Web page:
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HomeNewsArchivesOil Leak Blamed For Island-Wide Outages On St. Thomas

Oil Leak Blamed For Island-Wide Outages On St. Thomas

All-day power outages on St. Thomas, St. John and Water Island were the result of an oil leak that caused the Randolph E. Harley Power Plant’s 42-megawatt workhorse generator to trip offline, according to the V.I. Water and Power Authority.

"The big unit [no. 23] tripped offline between 7 and 7:30 [a.m.], and in a domino effect the load shifted from unit to unit and the system couldn’t carry it that time of day, with energy use ramping up as schools, government offices and businesses opened up, so safety systems shut down the entire plant to protect itself," said WAPA spokeswoman Cassandra Dunn, in a phone conversation Wednesday evening.

"We knew before Carnival we had a problem with an oil leak, but we thought we would be able to get through Carnival without serious problems and in the meantime bring unit no. 18 online back online after being overhauled," Dunn said. "As luck would have it, we did not finish before no. 23 tripped out this morning."

Now they are working to bring both units online, she said.

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WAPA is ready to fix the oil leak, but they do not know if there may be any additional problems with the unit, she said. Meanwhile, the St. Thomas grid is being powered by four smaller generators.

Dunn said that as crews worked to restore each feeder line, WAPA “tried to restore power to schools first."

By noon, service had been fully restored to several feeders and to portions of most feeders serving the St. Thomas/St. John district, according to a statement from WAPA.

By 2 p.m., technicians were able to bring steam turbine unit no. 11 online and restore several more feeders. Four hours later, no. 23 was back in service, and all feeders had been fully restored, according to WAPA.

No. 23, the unit that tripped and triggered the blackout, is the newest and largest St. Thomas generator. It was down for a major overhaul from mid-October through late December last year, and its absence played a role in a series of St. Thomas outages last fall.

Last November, WAPA’s governing board authorized spending a total of $3.1 million for the Wood Group, gas turbine specialists, to inspect and repair the unit, replacing rotors, stators and other parts.

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All-day power outages on St. Thomas, St. John and Water Island were the result of an oil leak that caused the Randolph E. Harley Power Plant's 42-megawatt workhorse generator to trip offline, according to the V.I. Water and Power Authority.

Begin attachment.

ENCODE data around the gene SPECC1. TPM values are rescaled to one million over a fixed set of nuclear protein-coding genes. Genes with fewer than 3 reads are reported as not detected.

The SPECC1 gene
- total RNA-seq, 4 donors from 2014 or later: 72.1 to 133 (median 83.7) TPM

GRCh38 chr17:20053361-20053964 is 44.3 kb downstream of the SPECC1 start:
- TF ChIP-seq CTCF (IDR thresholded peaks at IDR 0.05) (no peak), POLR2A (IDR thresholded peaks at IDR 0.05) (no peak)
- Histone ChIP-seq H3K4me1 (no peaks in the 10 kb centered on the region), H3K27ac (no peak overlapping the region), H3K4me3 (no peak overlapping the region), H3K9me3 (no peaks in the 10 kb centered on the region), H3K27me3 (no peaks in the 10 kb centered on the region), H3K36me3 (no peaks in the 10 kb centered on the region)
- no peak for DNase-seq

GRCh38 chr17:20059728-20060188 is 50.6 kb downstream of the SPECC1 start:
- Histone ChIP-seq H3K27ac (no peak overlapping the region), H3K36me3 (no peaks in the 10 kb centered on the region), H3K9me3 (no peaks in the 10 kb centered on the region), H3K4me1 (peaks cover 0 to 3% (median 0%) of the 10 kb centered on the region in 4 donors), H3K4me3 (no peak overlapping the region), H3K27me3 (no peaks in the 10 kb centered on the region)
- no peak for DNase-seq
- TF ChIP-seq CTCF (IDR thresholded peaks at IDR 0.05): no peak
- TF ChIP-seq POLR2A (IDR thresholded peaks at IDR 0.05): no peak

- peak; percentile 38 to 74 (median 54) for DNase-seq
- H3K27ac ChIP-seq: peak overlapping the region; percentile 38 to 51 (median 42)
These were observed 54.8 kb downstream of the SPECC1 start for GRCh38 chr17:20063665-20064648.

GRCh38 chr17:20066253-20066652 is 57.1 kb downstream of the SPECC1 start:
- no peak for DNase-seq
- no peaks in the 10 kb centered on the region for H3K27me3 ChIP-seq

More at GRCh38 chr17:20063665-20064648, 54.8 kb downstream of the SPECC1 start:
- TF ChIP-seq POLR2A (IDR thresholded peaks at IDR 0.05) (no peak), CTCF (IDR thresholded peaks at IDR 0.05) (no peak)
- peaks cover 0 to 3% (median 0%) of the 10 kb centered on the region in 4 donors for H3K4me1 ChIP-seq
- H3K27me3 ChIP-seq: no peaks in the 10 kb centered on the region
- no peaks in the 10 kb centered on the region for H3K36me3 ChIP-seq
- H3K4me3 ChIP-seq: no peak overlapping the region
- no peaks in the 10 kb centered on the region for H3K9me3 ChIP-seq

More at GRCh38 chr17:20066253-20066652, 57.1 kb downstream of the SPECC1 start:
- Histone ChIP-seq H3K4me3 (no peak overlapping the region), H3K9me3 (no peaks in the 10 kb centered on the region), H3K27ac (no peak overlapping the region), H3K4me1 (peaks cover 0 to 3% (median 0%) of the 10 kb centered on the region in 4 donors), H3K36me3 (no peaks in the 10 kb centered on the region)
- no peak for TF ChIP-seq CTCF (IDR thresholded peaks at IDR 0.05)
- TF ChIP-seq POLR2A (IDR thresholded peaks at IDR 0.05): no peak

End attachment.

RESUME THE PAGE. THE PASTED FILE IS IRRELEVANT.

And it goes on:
"The big unit [no. 23] tripped offline between 7 and 7:30 [a.m.], and in a domino effect the load shifted from unit to unit and the system couldn't carry it that time of day, with energy use ramping up as schools, government offices and businesses opened up, so safety systems shut down the entire plant to protect itself," said WAPA spokeswoman Cassandra Dunn, in a phone conversation Wednesday evening.

"We knew before Carnival we had a problem with an oil leak, but we thought we would be able to get through Carnival without serious problems and in the meantime bring unit no. 18 online back online after being overhauled," Dunn said. "As luck would have it, we did not finish before no. 23 tripped out this morning."

Now they are working to bring both units online, she said.

WAPA is ready to fix the oil leak, but they do not know if there may be any additional problems with the unit, she said. Meanwhile, the St. Thomas grid is being powered by four smaller generators.

Dunn said that as crews worked to restore each feeder line, WAPA “tried to restore power to schools first."

By noon, service had been fully restored to several feeders and to portions of most feeders serving the St. Thomas/St. John district, according to a statement from WAPA.

By 2 p.m., technicians were able to bring steam turbine unit no. 11 online and restore several more feeders. Four hours later, no. 23 was back in service, and all feeders had been fully restored, according to WAPA.

No. 23, the unit that tripped and triggered the blackout, is the newest and largest St. Thomas generator. It was down for a major overhaul from mid-October through late December last year, and its absence played a role in a series of St. Thomas outages last fall.

Last November, WAPA's governing board authorized spending a total of $3.1 million for the Wood Group, gas turbine specialists, to inspect and repair the unit, replacing rotors, stators and other parts.